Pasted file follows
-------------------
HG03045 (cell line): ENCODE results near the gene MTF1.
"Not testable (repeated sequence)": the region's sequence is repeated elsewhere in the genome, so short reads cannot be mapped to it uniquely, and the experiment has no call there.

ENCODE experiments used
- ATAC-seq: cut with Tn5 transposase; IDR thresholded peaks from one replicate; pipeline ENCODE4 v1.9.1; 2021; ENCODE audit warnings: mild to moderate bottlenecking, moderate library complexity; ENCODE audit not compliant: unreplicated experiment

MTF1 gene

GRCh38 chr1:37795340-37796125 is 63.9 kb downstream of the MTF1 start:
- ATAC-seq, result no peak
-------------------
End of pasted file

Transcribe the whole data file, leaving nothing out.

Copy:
HG03045 (cell line): ENCODE results near the gene MTF1.
"Not testable (repeated sequence)": the region's sequence is repeated elsewhere in the genome, so short reads cannot be mapped to it uniquely, and the experiment has no call there.

ENCODE experiments used
- ATAC-seq: cut with Tn5 transposase; IDR thresholded peaks from one replicate; pipeline ENCODE4 v1.9.1; 2021; ENCODE audit warnings: mild to moderate bottlenecking, moderate library complexity; ENCODE audit not compliant: unreplicated experiment

MTF1 gene

GRCh38 chr1:37795340-37796125 is 63.9 kb downstream of the MTF1 start:
- ATAC-seq, result no peak